Don’t get ahead of God. Stay present to the moment before you.
I have needed these words this week, over and over again. A reminder to breathe, to not jump too far ahead, or to get swallowed up in fear.
This morning, as I listened to this beautiful podcast by Krista Tippett where she was interviewing Father Gregory Boyle, I was so moved again of this concept of being present to the moment before me. Father Gregory said:
“Whenever the desert fathers and mothers would get absolutely despondent and didn’t know how they were going to put one foot in front of the next, they had this mantra. And the mantra wasn’t “God” and the word wasn’t “Jesus.” But the word was “today.” That’s sort of the key. There’s a play off-Broadway right now called “Now. Here. This.” It’s “Now,” period, Here,” H-E-R-E, period, “This.” And that’s kind of my — that’s become my mantra. Lately, I’m big on mantras. So when I’m walking or before a kid comes into my office, I always say, “Now. Here. This, Now. Here. This.” So that I’ll be present and right here to the person in front of me.”
This weekend was filled with some encouraging steps forward for Ryan. His labs were trending in the right direction. He seemed more comfortable and a bit more stable.
But Monday morning’s rounds felt dark and disappointing. Ryan’s blood pressure was getting lower and lower and not responding well to medications to stabilize it. Words like septic, GI bleed, and compartment syndrome were being thrown around. All of which are terrible. Don’t get ahead of God. Stay present to the moment before you. This was my invitation as a wave of grief overwhelmed me, marked by tears and angst.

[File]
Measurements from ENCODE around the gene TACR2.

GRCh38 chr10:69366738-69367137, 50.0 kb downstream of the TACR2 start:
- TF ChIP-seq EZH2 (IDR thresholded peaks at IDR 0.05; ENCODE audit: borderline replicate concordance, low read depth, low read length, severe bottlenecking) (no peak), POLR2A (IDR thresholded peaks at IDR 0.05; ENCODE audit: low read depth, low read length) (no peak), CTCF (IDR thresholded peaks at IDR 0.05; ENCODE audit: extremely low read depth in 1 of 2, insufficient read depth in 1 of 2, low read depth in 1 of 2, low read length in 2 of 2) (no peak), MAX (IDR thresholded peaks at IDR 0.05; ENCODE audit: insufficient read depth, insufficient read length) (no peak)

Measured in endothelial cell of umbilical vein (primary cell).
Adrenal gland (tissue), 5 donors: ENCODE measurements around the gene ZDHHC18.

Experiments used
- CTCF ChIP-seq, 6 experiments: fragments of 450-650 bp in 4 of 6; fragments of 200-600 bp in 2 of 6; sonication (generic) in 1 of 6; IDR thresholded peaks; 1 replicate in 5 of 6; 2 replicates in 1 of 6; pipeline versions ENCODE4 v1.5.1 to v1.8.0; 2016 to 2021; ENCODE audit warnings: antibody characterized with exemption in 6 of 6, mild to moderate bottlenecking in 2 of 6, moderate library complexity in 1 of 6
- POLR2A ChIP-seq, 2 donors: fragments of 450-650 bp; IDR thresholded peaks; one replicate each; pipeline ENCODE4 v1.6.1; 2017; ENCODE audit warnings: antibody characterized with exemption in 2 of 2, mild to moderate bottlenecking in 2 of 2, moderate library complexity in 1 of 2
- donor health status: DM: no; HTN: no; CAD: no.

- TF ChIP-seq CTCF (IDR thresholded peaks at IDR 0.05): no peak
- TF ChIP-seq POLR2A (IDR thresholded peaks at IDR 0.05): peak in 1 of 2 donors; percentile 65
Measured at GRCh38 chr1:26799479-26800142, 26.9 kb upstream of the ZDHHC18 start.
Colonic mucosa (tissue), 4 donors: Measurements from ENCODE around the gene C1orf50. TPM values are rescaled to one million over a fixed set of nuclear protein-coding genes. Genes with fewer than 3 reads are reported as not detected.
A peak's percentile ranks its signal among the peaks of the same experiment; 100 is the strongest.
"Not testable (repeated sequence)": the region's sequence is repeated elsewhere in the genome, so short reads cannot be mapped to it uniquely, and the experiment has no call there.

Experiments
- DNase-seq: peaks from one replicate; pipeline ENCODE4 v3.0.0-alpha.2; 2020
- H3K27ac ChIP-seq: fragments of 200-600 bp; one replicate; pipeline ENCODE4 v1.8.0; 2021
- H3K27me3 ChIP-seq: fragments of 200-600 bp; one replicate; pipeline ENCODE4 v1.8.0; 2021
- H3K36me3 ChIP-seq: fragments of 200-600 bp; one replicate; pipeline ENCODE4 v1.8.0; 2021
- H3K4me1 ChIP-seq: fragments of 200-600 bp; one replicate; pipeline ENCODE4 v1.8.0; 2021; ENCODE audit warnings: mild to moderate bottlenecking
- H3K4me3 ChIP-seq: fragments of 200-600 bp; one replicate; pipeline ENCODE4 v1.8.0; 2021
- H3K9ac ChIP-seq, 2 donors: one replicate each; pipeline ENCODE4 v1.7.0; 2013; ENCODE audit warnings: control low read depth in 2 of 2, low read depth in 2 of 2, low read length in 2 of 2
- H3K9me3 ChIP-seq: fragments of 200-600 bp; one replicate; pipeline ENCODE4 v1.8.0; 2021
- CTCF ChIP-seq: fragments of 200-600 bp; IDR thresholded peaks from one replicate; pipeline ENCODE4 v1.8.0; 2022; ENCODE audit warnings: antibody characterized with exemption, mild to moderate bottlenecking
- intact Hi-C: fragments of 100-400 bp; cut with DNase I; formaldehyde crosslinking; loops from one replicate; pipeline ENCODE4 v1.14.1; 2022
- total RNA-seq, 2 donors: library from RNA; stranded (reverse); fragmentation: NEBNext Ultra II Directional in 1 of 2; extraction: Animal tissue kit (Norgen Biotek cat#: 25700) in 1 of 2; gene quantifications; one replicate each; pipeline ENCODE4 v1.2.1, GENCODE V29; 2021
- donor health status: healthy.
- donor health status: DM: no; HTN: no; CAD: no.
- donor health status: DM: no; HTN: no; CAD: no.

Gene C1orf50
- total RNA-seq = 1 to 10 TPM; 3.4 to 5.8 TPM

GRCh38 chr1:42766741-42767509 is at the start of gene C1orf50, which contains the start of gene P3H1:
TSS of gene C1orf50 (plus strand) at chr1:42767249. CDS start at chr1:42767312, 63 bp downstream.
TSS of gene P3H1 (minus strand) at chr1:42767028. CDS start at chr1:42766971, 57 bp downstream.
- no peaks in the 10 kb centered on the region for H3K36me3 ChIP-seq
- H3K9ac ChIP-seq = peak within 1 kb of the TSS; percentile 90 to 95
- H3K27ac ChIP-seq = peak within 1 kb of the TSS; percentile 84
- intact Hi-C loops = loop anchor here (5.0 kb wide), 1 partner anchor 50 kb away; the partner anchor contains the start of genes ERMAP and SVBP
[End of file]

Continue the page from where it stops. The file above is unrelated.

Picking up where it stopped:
I sat near Ryan throughout the day, waiting and praying. Now. Here. This. Thankfully, by Monday evening, Ryan appeared more stable and many of the new concerns of the medical team were resolving.
At 7AM on Tuesday morning, Ryan decided he was done with the breathing tube and extubated himself. It was a little more than dramatic for all of us, including the doctors and nurses; but in the end, it was agreed to let him try breathing on his own with the support of oxygen. And he has tolerated it very well.
I could hold my baby again. Touch his face. Hear his cry. Watch him breathe. Now. Here. This.
Ryan’s sick liver is dramatically improving (In one week, AST is down from 4000+ to 68, Bilirubin down from 19 to 9). Dialysis has been stopped, and we are giving Ryan’s kidneys a chance to prove themselves. I so want them to work. As some friends have put it, we are currently “yearning for urine.”
Not to be overshadowed by the hard, Sharon’s bone marrow is finding its new home in Ryan, and it seems to be thriving.
There is so much to hope, pray and wait for. And so we do – today.